Health insurance is a struggle for many reasons. Some people don’t have the kind of employment that provides coverage, which means they’re stuck trying to find the right coverage on their own. Others have employers who provide coverage, but figuring out what coverage to choose when you get hired is a nightmare.
The confusion doesn’t end just because you finally have a health insurance plan. Most Americans have no idea exactly how their plan works. That can cause some serious problems when you do have to use that coverage.
Stop fretting about health insurance and start feeling more confident about your plan by digging deep into these topics.
Know Who to Contact When You Have a Question
You likely have a lot of questions about your plan. Some may be general, while others may be more specific, but do you know who to ask?
Having the number of your insurance provider handy can be very helpful, but it’s even more helpful if you can contact an insurance broker.
At your workplace, that means knowing whose job it is to understand the company health insurance plan, and if you’re buying insurance on your own, it means finding an insurance broker to help you choose the right plan. They will also be there to answer your questions later, so you may never have to contact the insurance provider directly when you have a question.
Find In-Network Providers Before There’s a Problem
There’s a lot of trouble when it comes to in-network and out-of-network providers. In some cases, you may have to make the choice to go out-of-network, but there’s nothing worse than entering a clinic thinking you’re covered, only to get an outrageous bill in the mail later.
It’s important to find an in-network provider, but that’s going to be the last thing on your mind in an emergency situation. Instead of trying to look up providers online or calling someone when you’re in desperate need of medical care, find your providers before there’s a problem.
That means knowing who isn’t actively in your network too. That way, if you experience an emergency, you know what hospital to go to, and which one to say no to.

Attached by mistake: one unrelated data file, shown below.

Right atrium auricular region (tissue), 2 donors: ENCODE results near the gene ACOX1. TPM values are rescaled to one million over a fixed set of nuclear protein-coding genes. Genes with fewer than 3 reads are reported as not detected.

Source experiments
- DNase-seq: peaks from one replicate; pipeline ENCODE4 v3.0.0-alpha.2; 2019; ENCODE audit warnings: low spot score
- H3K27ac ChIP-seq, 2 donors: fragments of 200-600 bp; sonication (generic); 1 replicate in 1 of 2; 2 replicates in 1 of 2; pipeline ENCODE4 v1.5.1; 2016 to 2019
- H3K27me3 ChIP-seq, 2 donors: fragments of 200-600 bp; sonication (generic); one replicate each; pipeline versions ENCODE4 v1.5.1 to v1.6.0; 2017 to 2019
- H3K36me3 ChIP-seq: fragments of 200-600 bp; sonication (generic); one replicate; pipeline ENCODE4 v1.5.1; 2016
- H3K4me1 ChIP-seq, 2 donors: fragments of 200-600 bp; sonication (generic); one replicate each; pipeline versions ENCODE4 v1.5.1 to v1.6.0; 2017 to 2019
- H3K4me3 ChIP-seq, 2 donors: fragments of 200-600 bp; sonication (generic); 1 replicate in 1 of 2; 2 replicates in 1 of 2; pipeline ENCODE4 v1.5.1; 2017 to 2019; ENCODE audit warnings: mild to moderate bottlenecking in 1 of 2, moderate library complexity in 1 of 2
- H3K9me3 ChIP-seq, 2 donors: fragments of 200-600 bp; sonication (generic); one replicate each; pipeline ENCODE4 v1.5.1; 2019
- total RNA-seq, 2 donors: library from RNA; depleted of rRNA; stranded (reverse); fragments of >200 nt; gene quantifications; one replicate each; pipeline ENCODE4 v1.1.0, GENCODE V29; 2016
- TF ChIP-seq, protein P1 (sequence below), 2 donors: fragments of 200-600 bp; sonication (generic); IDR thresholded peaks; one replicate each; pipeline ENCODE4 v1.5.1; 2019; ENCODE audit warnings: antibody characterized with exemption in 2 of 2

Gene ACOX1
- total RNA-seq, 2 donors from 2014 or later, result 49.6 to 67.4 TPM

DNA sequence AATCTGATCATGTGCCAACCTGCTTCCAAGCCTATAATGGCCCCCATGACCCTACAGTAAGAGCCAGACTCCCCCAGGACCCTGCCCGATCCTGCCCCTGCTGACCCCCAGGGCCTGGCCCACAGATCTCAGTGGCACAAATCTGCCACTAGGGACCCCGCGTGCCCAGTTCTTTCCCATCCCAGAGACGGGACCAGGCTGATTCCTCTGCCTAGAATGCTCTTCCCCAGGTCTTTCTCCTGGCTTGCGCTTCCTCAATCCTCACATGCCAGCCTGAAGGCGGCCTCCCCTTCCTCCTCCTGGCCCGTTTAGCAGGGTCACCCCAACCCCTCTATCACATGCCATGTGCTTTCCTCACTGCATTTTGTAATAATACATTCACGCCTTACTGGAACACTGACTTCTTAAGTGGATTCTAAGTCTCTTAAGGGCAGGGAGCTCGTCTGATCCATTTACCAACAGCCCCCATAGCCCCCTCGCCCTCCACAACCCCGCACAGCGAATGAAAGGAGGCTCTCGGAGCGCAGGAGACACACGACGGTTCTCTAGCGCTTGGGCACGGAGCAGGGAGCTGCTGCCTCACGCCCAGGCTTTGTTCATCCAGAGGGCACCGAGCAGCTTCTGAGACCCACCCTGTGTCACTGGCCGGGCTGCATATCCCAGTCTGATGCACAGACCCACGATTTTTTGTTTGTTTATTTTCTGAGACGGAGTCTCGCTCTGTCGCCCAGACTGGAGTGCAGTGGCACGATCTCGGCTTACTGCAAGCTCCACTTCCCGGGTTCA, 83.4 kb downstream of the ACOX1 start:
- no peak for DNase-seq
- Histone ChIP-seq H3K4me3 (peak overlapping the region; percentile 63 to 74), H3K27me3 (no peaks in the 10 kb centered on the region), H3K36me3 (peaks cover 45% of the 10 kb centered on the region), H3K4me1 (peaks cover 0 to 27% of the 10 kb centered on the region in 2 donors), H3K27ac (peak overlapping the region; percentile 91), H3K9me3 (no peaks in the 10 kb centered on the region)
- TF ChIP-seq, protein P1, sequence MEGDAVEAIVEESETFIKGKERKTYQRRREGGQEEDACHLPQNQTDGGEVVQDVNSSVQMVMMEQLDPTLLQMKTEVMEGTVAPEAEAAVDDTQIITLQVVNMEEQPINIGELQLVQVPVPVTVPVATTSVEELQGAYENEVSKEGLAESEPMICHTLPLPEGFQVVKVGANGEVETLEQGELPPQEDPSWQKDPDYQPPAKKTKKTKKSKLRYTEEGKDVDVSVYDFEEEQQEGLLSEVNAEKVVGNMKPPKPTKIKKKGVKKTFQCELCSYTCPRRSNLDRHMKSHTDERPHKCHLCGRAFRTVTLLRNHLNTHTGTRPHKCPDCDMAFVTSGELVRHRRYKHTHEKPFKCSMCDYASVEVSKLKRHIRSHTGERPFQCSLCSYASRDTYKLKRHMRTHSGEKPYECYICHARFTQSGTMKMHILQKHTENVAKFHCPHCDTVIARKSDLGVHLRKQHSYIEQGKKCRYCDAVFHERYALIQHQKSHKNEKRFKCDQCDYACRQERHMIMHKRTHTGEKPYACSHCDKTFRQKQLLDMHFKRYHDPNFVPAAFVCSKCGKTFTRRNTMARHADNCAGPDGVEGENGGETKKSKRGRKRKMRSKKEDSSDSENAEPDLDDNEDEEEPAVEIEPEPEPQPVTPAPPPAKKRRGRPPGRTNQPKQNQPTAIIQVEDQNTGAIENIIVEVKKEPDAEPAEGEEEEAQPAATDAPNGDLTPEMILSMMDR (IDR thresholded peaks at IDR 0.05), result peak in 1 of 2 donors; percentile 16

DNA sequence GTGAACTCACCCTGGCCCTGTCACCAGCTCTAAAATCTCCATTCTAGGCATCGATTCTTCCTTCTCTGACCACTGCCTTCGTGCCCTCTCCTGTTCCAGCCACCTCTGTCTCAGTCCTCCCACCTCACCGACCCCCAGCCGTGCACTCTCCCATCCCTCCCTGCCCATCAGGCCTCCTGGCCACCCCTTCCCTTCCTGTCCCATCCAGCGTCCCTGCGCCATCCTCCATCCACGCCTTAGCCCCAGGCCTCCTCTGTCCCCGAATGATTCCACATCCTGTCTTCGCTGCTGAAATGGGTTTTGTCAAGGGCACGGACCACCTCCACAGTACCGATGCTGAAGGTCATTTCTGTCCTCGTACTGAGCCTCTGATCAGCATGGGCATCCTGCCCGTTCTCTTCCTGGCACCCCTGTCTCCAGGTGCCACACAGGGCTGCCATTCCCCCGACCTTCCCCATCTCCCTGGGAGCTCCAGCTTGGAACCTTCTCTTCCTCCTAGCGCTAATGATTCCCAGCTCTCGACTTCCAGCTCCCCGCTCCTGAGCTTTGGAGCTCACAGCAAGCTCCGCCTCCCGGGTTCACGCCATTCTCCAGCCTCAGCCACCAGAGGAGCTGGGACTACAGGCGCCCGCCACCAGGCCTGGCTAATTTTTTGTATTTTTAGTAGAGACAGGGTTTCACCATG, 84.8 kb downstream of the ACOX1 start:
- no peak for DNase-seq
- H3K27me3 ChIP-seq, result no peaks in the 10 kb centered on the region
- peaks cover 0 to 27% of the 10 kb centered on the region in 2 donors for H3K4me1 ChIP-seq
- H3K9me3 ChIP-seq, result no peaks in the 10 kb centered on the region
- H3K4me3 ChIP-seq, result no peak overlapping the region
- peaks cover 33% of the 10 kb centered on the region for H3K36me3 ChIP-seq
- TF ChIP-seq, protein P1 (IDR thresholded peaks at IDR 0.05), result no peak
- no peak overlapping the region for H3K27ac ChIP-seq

Understand the Lingo
Some of what makes health insurance so scary is that it can start to sound like you’re trying to understand a different language! You will feel a lot better about your coverage if you take the time to understand healthcare lingo.
Get started with terms like:
- PPO is a common health plan that requires a deductible before certain benefits kick in.
- HMO is a plan with low out-of-pocket expenses, with fewer choices for physicians and hospitals.
- HSA is similar to a 401k, allowing you to save money pre-tax for health expenses.
- A premium is the amount you pay to maintain your coverage.
- The deductible is what you have to pay before your health insurance kicks in.
- A copayment is the amount you’ll pay a healthcare provider, no matter what the outcome.
Have a Separate Account for Medical Emergencies
If you choose an HSA account, you will automatically be saving money that can be used in medical situations. However, that money adds up slowly and can be drained quickly. Even if you have good coverage, you may find that your deductible is thousands of dollars, which can be devastating.
Instead of a medical emergency catching you by surprise, you should have a separate savings account for medical emergencies. Strive to keep at least $1,000 in the account, but if you have less coverage with a higher deductible, you may want to strive to save even more.
Know You Can Change Your Plan on a Yearly Basis
It isn’t uncommon for people to choose a health care plan when they start a job, or they switch jobs, but then they never look at their coverage again. That is a huge mistake.
You’ll feel a lot more confident in your coverage if you reconsider your plan every year. You have the ability to change your plan each year, usually in the fall. Consider how much you’ve spent on medical expenses over the past year, your pharmacy costs, and if you anticipate using your insurance on a major procedure over the upcoming year.
Don’t feel like you’re at the mercy of a health insurance plan you don’t understand! Instead, take control of your insurance and feel confident the next time you hand your card over the counter at your next doctor’s appointment.